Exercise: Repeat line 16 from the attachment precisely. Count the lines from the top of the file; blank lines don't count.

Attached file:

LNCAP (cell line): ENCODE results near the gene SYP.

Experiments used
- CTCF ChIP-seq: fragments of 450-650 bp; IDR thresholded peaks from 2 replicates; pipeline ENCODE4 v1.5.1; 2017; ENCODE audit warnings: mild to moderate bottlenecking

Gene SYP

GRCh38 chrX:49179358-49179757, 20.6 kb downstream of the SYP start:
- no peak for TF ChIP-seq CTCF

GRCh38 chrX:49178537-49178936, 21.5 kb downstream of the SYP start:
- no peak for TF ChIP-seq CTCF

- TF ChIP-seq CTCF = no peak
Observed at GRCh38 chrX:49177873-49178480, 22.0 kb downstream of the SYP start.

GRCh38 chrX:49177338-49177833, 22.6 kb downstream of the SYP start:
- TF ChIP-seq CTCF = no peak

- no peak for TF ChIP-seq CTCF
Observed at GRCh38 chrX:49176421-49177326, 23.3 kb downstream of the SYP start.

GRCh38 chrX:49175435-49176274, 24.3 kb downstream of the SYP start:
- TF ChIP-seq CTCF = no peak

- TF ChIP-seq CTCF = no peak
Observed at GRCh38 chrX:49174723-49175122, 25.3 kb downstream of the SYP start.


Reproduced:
- TF ChIP-seq CTCF = no peak